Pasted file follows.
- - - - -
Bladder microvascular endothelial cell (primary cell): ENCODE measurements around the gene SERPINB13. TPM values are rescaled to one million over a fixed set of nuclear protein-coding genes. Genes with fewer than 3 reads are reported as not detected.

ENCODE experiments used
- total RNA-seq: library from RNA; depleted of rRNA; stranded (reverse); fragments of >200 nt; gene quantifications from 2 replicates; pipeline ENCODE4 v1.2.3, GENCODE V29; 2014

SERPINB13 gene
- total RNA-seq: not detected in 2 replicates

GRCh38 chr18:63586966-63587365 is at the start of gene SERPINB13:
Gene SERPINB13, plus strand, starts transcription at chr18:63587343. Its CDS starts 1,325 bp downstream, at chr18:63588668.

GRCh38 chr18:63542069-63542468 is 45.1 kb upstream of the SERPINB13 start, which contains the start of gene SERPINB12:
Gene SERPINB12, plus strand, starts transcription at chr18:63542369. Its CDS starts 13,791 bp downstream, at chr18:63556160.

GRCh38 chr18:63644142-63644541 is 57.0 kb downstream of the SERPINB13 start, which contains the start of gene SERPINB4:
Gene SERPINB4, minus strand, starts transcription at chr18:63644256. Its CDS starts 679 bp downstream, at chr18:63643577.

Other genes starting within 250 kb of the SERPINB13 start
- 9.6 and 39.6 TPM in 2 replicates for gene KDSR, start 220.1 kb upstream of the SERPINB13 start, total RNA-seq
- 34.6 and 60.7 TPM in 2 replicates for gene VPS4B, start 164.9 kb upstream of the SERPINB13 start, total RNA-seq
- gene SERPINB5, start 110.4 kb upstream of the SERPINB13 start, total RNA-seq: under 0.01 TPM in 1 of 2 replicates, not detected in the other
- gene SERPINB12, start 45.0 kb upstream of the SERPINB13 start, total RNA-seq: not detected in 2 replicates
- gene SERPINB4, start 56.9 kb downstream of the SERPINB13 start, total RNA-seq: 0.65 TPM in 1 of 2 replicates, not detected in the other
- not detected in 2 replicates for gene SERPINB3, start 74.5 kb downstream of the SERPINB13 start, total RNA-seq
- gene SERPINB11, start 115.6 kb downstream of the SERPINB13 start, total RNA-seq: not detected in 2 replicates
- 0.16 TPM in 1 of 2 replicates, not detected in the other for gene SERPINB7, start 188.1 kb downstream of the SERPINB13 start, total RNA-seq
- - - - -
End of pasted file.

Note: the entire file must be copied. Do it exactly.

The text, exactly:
Bladder microvascular endothelial cell (primary cell): ENCODE measurements around the gene SERPINB13. TPM values are rescaled to one million over a fixed set of nuclear protein-coding genes. Genes with fewer than 3 reads are reported as not detected.

ENCODE experiments used
- total RNA-seq: library from RNA; depleted of rRNA; stranded (reverse); fragments of >200 nt; gene quantifications from 2 replicates; pipeline ENCODE4 v1.2.3, GENCODE V29; 2014

SERPINB13 gene
- total RNA-seq: not detected in 2 replicates

GRCh38 chr18:63586966-63587365 is at the start of gene SERPINB13:
Gene SERPINB13, plus strand, starts transcription at chr18:63587343. Its CDS starts 1,325 bp downstream, at chr18:63588668.

GRCh38 chr18:63542069-63542468 is 45.1 kb upstream of the SERPINB13 start, which contains the start of gene SERPINB12:
Gene SERPINB12, plus strand, starts transcription at chr18:63542369. Its CDS starts 13,791 bp downstream, at chr18:63556160.

GRCh38 chr18:63644142-63644541 is 57.0 kb downstream of the SERPINB13 start, which contains the start of gene SERPINB4:
Gene SERPINB4, minus strand, starts transcription at chr18:63644256. Its CDS starts 679 bp downstream, at chr18:63643577.

Other genes starting within 250 kb of the SERPINB13 start
- 9.6 and 39.6 TPM in 2 replicates for gene KDSR, start 220.1 kb upstream of the SERPINB13 start, total RNA-seq
- 34.6 and 60.7 TPM in 2 replicates for gene VPS4B, start 164.9 kb upstream of the SERPINB13 start, total RNA-seq
- gene SERPINB5, start 110.4 kb upstream of the SERPINB13 start, total RNA-seq: under 0.01 TPM in 1 of 2 replicates, not detected in the other
- gene SERPINB12, start 45.0 kb upstream of the SERPINB13 start, total RNA-seq: not detected in 2 replicates
- gene SERPINB4, start 56.9 kb downstream of the SERPINB13 start, total RNA-seq: 0.65 TPM in 1 of 2 replicates, not detected in the other
- not detected in 2 replicates for gene SERPINB3, start 74.5 kb downstream of the SERPINB13 start, total RNA-seq
- gene SERPINB11, start 115.6 kb downstream of the SERPINB13 start, total RNA-seq: not detected in 2 replicates
- 0.16 TPM in 1 of 2 replicates, not detected in the other for gene SERPINB7, start 188.1 kb downstream of the SERPINB13 start, total RNA-seq